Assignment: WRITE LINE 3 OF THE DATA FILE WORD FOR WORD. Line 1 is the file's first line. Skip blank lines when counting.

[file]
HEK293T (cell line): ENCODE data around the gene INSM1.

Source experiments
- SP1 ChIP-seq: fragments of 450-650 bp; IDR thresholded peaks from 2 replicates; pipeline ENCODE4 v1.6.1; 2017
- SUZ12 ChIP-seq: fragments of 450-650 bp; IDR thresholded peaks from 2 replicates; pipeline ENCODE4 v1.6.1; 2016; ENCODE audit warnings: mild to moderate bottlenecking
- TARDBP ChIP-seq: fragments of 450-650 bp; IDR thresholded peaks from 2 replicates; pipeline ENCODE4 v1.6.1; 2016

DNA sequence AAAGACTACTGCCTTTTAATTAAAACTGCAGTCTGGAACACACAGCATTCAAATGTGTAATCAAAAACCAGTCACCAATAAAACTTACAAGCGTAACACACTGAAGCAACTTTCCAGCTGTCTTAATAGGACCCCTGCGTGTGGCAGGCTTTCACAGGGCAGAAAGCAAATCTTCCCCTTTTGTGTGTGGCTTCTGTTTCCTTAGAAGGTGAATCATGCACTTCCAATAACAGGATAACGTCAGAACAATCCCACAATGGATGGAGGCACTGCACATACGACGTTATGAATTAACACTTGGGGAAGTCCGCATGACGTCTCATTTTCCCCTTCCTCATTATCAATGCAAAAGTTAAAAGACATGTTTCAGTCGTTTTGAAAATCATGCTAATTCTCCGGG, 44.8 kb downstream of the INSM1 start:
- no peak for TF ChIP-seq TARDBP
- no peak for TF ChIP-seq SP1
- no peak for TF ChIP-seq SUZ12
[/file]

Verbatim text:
- SP1 ChIP-seq: fragments of 450-650 bp; IDR thresholded peaks from 2 replicates; pipeline ENCODE4 v1.6.1; 2017